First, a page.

NEW! Google Custom Search


Looking for The Ultimate Chocolate Ca...

Art_Pollard's picture


I've been looking for the ultimate chocolate cake recipe. I see cakes simular to what I am looking for at many of the fancier bakeries as well as in the fine restraunts.

In short, what I have in mind is a very super heavy sponge cake. It is super moist and super rich. It is almost like a pound cake in weight and density though much more moist. It is very black in apperance. Of course, it is only made with the best chocolate or cocoa.

I have tried to find a recipe for this without success. So, I am hoping that other "Fine Cooking" readers might have a recipe for this. Any assistance would be greatly appreciated.

Thanks for your help,


mica's picture

(post #58217, reply #1 of 13)

Well, Art, I don't know if this is what you're looking for, but since this one is sooooo easy, you might as well try it and see:

1 3/4 c. flour

2 c. sugar

3/4 c. ghiardelli cocoa (it's not what I use, but you said you wanted the best)

1 1/2 tsp. baking soda

1 1/2 tsp baking powder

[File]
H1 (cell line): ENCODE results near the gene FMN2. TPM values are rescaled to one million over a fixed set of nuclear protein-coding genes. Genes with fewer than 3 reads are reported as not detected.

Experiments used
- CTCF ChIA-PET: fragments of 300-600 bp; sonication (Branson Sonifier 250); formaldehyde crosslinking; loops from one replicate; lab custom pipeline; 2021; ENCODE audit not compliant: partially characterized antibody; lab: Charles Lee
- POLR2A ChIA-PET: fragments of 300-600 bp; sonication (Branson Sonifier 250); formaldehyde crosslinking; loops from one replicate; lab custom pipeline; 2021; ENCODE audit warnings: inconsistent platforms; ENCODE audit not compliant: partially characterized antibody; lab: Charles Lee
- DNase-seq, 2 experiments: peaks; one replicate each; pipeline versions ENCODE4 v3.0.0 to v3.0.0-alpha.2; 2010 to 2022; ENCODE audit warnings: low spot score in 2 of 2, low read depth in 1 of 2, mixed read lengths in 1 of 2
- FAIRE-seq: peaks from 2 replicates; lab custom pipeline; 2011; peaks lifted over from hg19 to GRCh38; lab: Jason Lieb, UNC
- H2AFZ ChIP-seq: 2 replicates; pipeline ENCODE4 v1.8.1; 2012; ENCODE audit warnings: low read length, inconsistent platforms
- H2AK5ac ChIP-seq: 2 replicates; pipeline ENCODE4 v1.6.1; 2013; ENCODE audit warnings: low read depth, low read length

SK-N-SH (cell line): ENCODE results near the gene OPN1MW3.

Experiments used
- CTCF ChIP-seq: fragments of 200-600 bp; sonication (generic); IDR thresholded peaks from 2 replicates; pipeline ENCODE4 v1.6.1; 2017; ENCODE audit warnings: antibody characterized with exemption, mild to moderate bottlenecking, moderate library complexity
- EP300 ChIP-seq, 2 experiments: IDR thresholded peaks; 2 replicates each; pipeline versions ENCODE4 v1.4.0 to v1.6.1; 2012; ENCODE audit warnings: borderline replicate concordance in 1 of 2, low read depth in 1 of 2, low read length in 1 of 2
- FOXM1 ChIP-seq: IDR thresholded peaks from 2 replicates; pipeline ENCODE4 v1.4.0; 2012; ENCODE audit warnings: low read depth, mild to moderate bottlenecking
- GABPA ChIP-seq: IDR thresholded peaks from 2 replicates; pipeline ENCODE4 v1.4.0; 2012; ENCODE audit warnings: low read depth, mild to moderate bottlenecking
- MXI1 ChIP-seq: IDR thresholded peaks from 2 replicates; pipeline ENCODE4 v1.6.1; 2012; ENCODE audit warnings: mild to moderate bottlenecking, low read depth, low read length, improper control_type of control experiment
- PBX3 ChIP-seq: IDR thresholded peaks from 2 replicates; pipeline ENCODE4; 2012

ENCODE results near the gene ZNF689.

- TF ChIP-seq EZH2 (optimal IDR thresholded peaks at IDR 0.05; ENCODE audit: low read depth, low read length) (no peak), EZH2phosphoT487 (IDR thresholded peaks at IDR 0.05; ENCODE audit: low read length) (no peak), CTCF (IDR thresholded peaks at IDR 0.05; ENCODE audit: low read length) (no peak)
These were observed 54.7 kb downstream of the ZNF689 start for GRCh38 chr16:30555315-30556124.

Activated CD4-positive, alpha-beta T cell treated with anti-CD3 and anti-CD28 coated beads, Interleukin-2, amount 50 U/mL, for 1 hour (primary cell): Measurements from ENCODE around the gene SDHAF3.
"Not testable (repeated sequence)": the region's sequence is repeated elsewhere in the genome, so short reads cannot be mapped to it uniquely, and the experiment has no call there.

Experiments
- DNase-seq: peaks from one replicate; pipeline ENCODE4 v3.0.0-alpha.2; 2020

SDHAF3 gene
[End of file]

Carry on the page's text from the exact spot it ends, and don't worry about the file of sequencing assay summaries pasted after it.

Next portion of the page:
1 tsp. salt

2 eggs

2 tsp. vanilla

1 c. boiling water

Combine dry ingredients in a large mixing bowl. Add eggs, milk, oil and vanilla. Beat 2 minutes at medium speed. Stir in boiling water (batter will be thin) Pour into greased and floured 13x9x2 pan (or layers would work, I suppose, but you have to do the math!!) Bake at 350 for 35 to 40 minutes or until cake tester inserted in centre blah blah blah you know the rest.

Angel_'s picture

(post #58217, reply #2 of 13)

Art, this is one great chocolate cake. It is light, very moist to the last crumb, and so easy to make, as it is make entirely in one saucepan. Hope you like this one...Angel


Preheat oven to 180*C (350*F)
Grease 1, 23cm (9") cake pan, line base with paper.

1 1/2 cups sugar
1/4 cup sherry(*)
1/4 cup water
4 tablespoons best quality cocoa (I use 5)
1/2 lb butter
4 eggs yolks - beaten
4 egg whites - stiffly beaten
1 teaspoon vanilla essence
1 cup self-raising flour - sifted twice

Boil together sugar, sherry, water, and cocoa.
Add butter to the mixture when it has boiled, let it dissolve gently.
Allow mixture to cool.
Separately beat the 4 egg yolks well and add to the butter/cocoa mixture.
Add the vanilla essence.
To the remaining mixture, add the sifted flour and stiffly beaten egg whites.
Spoon mixture into the prepared cake pan.
Bake on preheated oven for 20 - 30 minutes or until a skewer come out clean when tested.
Remove from oven, slit cake in a few places and pour the reserved topping over cake.
Decorate with chocolate gratings and candied

(*) I use more sherry than water, to give a slightly stronger flavour.

Sandra_'s picture

(post #58217, reply #3 of 13)